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Thread: WISP and port scans

  1. #1
    orion_canuk Guest

    Default WISP and port scans

    I have recently signed up with a Wireless ISP and have the connection shared via a wired Linksys router to a 2nd pc. After the system was setup, I ran a port scan at GRC that showed I was stealth but for one Closed port. However, the WISP recently did an upgrade of their system and installed a new router. A re-scan showed I had one Open port (Telnet) and all the others were Closed -- no more stealth. This caused a little panic! I have no idea why their hardware change would have affected me in this manner. My IP is currently static (switching to dynamic soon) and I felt like I was walking around the 'Net with my pants around my ankles.

    After reading several threads here on the subject, I discovered that the port scan was scanning the router, not my pc. I am curious as to why the router itself isn't stealth -- is this normal or is this something I should address?

    Also, while poking around ZoneAlarm Pro's settings I noticed under 'Blocked Zone Security' > 'Advanced' under 'Internet Connection Sharing', 'This computer is NOT on an ICS/NAT gateway running ZoneAlarm Pro' was selected. Umm, I have a 2-user gateway license and the key was required to set up the router. I have changed that setting to 'This computer IS a client of an ICS/NAT gateway running ZoneAlarm Pro'. Is this correct? Isn't this where I should be?

    Windows XP Pro/SP2 (and all subsequent Critical Updates)
    ZoneAlarm PRo 6.1.737
    Windows Firewall > Disabled
    Nod32, etc., etc.

    ~Thanks in advance~

    Operating System:Windows XP Pro
    Product Name:ZoneAlarm Pro
    Software Version:6.0

  2. #2
    ad_hock Guest

    Default Re: WISP and port scans

    Hi Orion_canuk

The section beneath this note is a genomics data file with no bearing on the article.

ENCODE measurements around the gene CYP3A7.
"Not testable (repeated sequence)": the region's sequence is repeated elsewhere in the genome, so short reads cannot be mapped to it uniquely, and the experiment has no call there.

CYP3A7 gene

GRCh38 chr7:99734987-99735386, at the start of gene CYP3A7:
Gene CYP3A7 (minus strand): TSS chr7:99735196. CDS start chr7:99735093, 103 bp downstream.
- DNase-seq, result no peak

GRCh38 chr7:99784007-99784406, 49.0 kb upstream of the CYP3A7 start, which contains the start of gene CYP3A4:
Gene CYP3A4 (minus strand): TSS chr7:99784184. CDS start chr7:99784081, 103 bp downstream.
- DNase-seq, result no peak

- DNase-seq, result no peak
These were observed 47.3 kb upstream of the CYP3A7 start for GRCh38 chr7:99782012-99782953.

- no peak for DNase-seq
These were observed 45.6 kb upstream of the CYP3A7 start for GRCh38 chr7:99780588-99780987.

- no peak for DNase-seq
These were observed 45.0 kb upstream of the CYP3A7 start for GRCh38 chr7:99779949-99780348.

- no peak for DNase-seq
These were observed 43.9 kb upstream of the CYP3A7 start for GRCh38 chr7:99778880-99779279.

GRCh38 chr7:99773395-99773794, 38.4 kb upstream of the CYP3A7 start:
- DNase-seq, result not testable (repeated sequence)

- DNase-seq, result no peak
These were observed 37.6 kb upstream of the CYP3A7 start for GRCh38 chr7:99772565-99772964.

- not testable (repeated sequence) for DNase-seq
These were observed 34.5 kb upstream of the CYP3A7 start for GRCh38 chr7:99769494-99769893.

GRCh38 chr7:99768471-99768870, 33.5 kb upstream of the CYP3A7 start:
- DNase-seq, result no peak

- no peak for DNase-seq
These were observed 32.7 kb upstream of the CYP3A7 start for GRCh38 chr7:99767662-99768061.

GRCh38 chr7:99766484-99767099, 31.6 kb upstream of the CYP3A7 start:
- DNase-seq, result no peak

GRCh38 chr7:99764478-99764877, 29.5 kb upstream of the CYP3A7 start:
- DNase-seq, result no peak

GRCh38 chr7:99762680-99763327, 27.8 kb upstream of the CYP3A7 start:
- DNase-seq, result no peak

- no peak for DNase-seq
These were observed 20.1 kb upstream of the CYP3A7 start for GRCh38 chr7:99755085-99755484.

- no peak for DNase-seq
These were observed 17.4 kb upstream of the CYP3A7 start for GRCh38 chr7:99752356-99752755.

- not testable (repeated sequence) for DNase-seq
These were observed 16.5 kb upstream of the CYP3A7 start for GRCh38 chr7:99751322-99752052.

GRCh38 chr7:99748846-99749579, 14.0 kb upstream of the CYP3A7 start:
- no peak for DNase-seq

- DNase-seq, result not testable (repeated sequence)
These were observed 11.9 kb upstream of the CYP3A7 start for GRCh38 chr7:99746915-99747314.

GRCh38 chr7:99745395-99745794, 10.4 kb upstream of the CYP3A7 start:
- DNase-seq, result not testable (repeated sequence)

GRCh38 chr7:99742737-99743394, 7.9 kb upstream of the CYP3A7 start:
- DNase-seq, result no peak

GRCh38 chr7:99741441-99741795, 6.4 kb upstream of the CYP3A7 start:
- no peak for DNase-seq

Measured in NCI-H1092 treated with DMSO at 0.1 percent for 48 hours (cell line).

About the first issue is indeed your external ip of he router that is scanned and not your computer, so you are defended from incoming intrusions as you have a private ip not scannable from the outside internet. About the fact that the router answers to solicitations the consequence is it indicates that at that ip something exists and encourage scanners to scan that ip. Anyway they don't get your computer but your router. However contact your ISP (I think you said is the supplier of the router) to see if there are ways to stealth completly the router.
    About the second point those settings are for a ICS connection which is not your case, so the first option seems to me to be the more correct.
    Best regards

  3. #3
    orion_canuk Guest

    Default Re: WISP and port scans

    Hello and thanks for the response.

    My router wasn't actually supplied by the ISP, its a 3-yr old 'never used' job I was given gratis. (Would I be better off with a newer one, or a firmware update maybe?)

    This WISP is a small-town, two-man enterprise -- so new they are still trying to catch up with installation orders. I did contact them first about the GRC results and ... well, they had never heard of GRC, couldn't vouch for the test reliability and weren't at all concerned that their results were the same as mine. Their motto is "It is the responsibility of each user to provide their own firewall and security." so it would seem that I am on my own as far as this router goes.

    I haven't the first clue as to how to go about stealthing a router -- but I am convinced that my current state is not good and I am on the hunt for a solution. I've checked the firewall settings on the router and its engaged (Enforcement Level is 'Conservative') ... but why isn't it Stealth just as a matter of course? Any tips as to how I can make it so?

    Thank you again for your time.

  4. #4
    ad_hock Guest

    Default Re: WISP and port scans

    Hi Orion/canuk
    I don't know yur router although as information I run the WTR54G from Linkys and I'm completely stealthed to the most common tests in the internet, namely shields up from GRC that I consider the best (I just trust this one, sygate and dslreports and exceptionaly pcflank). THe best chance you have is to read the router's manual or the web site and see if you find a reference to how to stealth the ports. Older routers normally are more difficult to stealth and there are also ports more difficult then others (port 113 is a classical example and you may find the explanation in It's very common for instance the routers answer to pings (ICMP). As I said they see that in that external ip is a "computer" but they don't get your internal or private ip easily (it may happen however that the router leaks,which is not very normal). But as you are in wireless the bigger danger with old routers is that people in the range of your router signal suceed to connect to your router (one more reason to have a software firewall in the computer)as the only encryption that is safe is WPA that old routers and old computers also doesn't support. At least use WEP 128 bits that is better then nothing, disable SSID broadcast and enable MacAddress filtering, but I insist only WPA is reliable.
    Best regards

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